Canadian Solar Inc. (CSIQ:US) gained the most in more than a month on a report that China National Offshore Oil Corp. is in talks to buy the maker of solar modules.
Canadian Solar climbed 7.6 percent to $3.54 at the close in New York, the biggest increase since March 9 and giving it a market value of $154.1 million. China Business Media said the company is in negotiations to be bought by China’s national oil producer, without saying where it obtained the information.
The solar company, which is based in Kitchener, Ontario, and manufactures most of its products in China, denied it may be bought by CNOOC, Reuters reported.
Canadian Solar and other Chinese panel companies are due for acquisitions after production surged and prices fell by half last year, said Hari Chandra Polavarapu, an analyst at Auriga USA in New York.
“Logically, consolidation should happen because you have an excess supply situation,” Polavarapu said in an interview today. “The entire industry would welcome it, and the Chinese solar companies would welcome it as well because there’s a dire need.”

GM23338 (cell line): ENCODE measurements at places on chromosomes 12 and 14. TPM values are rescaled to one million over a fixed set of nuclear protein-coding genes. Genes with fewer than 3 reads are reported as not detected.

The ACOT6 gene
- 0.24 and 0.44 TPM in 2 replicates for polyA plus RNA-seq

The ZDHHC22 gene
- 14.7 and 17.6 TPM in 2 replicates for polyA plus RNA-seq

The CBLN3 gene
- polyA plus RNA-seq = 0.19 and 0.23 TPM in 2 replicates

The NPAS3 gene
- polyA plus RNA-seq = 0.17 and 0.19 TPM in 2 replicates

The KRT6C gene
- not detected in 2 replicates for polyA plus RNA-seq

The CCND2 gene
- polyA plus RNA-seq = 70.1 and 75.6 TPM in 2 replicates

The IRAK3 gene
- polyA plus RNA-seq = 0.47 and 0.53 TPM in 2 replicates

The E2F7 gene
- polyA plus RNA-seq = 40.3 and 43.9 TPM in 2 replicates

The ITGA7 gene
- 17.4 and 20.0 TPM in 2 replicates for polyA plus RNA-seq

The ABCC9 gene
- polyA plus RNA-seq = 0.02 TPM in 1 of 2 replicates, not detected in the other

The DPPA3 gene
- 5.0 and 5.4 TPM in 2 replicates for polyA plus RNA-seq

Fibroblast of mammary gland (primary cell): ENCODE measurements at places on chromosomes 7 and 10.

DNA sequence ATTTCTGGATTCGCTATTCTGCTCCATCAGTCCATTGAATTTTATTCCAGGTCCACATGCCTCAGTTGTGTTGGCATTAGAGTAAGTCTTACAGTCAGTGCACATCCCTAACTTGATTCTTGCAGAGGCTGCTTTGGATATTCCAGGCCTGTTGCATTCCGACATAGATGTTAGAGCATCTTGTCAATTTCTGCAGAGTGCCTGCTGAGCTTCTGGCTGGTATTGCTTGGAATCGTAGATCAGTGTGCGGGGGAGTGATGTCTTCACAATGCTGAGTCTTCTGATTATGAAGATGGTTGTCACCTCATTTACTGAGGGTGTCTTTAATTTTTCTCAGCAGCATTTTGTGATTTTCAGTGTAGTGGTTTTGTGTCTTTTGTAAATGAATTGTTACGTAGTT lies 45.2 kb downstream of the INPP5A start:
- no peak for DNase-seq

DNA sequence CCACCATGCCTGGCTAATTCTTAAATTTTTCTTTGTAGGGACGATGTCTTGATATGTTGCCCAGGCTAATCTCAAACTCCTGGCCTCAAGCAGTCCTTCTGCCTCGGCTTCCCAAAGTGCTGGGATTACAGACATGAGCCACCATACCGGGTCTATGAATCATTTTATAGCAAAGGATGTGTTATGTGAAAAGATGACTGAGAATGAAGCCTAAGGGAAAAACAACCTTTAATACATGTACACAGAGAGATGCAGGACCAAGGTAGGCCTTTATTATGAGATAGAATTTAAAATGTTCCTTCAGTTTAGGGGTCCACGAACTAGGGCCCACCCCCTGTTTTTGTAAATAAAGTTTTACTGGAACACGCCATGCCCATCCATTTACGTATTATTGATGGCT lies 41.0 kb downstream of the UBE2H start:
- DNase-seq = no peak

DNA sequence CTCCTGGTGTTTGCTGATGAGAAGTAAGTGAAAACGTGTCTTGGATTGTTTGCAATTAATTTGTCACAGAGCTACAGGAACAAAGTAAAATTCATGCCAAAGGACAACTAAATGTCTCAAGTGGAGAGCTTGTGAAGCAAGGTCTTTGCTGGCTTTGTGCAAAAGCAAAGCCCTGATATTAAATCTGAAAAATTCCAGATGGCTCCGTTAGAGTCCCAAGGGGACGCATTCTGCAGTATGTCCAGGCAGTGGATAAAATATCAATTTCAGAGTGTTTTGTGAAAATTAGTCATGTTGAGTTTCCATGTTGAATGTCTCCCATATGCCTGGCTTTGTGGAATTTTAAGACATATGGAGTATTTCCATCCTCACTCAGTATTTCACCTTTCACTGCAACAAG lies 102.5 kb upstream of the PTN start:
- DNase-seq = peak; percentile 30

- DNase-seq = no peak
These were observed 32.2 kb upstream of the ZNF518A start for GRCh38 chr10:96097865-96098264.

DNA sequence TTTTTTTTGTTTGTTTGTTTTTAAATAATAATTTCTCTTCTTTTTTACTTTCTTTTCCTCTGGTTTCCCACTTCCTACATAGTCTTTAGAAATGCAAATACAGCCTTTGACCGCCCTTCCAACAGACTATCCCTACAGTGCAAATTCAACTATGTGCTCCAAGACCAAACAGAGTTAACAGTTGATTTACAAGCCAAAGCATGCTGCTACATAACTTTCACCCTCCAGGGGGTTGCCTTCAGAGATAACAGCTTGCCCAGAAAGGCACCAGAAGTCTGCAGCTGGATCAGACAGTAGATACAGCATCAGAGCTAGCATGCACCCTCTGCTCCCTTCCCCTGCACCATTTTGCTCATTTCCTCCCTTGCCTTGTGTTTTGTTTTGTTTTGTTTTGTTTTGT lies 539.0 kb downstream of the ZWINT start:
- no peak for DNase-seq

Canadian Solar produced 1.3 gigawatts of panels, according to company reports. Its shares had dropped 67 percent in the past year through April 13.
CNOOC wouldn’t be the first petroleum producer to buy a solar manufacturer. Paris-based Total SA purchased two-thirds of SunPower Corp. (SPWR:US) last year.
Oil and Solar
“There’s no obvious connection or strategy rationale” for CNOOC to purchase Canadian Solar, “but there was no obvious connection for Total buying SunPower,” Aaron Chew, an analyst at Maxim Group LLC in New York, said in an interview.
“From a strategy perspective, an oil company could say that renewables are their biggest threat and that they need some exposure,” Chew said.
CNOOC signaled its intentions as early as 2007 to expand into renewable energy, and in February formed a $300 million joint venture with the Spanish solar company Isofoton SA to develop photovoltaic plants in Asia.
Canadian Solar didn’t reply to calls and e-mails today. The oil company didn’t immediately respond to a call to its investor relation department after regular business hours in China.
CNOOC’s discussions with Canadian Solar are stalled over disagreements on the terms, China Business Media said.
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